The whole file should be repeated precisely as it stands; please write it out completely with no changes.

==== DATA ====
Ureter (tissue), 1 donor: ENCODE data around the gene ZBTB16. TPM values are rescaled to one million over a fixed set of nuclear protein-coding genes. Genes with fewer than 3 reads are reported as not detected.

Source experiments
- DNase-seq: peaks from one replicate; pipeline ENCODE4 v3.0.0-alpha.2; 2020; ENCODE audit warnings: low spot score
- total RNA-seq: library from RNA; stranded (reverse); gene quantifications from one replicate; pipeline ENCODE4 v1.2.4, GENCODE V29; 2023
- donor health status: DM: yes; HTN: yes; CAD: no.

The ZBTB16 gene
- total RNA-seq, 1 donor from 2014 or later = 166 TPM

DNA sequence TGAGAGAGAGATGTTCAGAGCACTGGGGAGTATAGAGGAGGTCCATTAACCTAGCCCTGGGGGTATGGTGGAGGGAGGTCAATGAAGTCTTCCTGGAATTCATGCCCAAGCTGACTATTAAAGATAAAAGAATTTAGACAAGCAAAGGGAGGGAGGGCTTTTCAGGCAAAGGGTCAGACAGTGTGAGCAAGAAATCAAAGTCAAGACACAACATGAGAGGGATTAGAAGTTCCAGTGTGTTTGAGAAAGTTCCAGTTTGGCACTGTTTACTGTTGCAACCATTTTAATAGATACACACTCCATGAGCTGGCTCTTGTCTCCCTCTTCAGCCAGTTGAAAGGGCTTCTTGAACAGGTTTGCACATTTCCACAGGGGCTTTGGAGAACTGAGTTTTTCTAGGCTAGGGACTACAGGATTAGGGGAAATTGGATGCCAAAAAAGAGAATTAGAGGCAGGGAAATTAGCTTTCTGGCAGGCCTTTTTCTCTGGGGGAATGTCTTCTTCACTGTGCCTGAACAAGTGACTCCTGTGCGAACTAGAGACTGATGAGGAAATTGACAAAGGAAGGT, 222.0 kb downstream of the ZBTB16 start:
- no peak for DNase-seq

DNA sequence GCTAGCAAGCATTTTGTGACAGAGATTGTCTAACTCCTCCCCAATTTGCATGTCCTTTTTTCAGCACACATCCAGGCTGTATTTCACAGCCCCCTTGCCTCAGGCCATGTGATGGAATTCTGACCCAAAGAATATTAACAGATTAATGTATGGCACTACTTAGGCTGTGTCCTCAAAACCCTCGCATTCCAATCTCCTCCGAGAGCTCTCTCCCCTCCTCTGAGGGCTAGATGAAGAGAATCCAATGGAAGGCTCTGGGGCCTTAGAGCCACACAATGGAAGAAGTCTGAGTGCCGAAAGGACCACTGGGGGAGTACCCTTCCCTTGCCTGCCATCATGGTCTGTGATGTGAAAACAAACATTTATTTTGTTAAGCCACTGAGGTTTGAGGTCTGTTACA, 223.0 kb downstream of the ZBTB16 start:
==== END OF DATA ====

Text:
Ureter (tissue), 1 donor: ENCODE data around the gene ZBTB16. TPM values are rescaled to one million over a fixed set of nuclear protein-coding genes. Genes with fewer than 3 reads are reported as not detected.

Source experiments
- DNase-seq: peaks from one replicate; pipeline ENCODE4 v3.0.0-alpha.2; 2020; ENCODE audit warnings: low spot score
- total RNA-seq: library from RNA; stranded (reverse); gene quantifications from one replicate; pipeline ENCODE4 v1.2.4, GENCODE V29; 2023
- donor health status: DM: yes; HTN: yes; CAD: no.

The ZBTB16 gene
- total RNA-seq, 1 donor from 2014 or later = 166 TPM

DNA sequence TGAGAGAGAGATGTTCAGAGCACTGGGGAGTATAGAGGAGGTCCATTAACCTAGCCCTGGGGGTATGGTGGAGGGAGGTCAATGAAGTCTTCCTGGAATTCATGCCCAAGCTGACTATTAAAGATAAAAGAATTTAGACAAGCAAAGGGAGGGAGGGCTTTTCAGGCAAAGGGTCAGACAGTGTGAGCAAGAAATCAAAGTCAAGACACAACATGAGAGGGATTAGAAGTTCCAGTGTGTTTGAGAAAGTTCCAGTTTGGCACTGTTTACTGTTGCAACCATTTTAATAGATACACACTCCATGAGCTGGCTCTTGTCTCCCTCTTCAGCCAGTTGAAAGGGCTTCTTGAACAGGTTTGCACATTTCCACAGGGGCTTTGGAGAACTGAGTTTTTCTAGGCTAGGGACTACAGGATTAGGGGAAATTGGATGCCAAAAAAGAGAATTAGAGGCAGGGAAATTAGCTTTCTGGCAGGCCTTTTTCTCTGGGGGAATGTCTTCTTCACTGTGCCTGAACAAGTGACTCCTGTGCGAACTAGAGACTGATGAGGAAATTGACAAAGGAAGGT, 222.0 kb downstream of the ZBTB16 start:
- no peak for DNase-seq

DNA sequence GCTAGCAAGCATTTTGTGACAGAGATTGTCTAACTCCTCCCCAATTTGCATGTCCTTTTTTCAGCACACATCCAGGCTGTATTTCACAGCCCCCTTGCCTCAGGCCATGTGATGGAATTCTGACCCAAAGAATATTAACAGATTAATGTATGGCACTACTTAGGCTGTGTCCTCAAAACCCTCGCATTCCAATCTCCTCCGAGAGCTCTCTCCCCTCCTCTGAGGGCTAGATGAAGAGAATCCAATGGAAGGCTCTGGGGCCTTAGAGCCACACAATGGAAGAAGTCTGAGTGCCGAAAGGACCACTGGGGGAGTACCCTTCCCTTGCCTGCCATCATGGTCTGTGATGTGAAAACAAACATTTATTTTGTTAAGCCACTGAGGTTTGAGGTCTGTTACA, 223.0 kb downstream of the ZBTB16 start: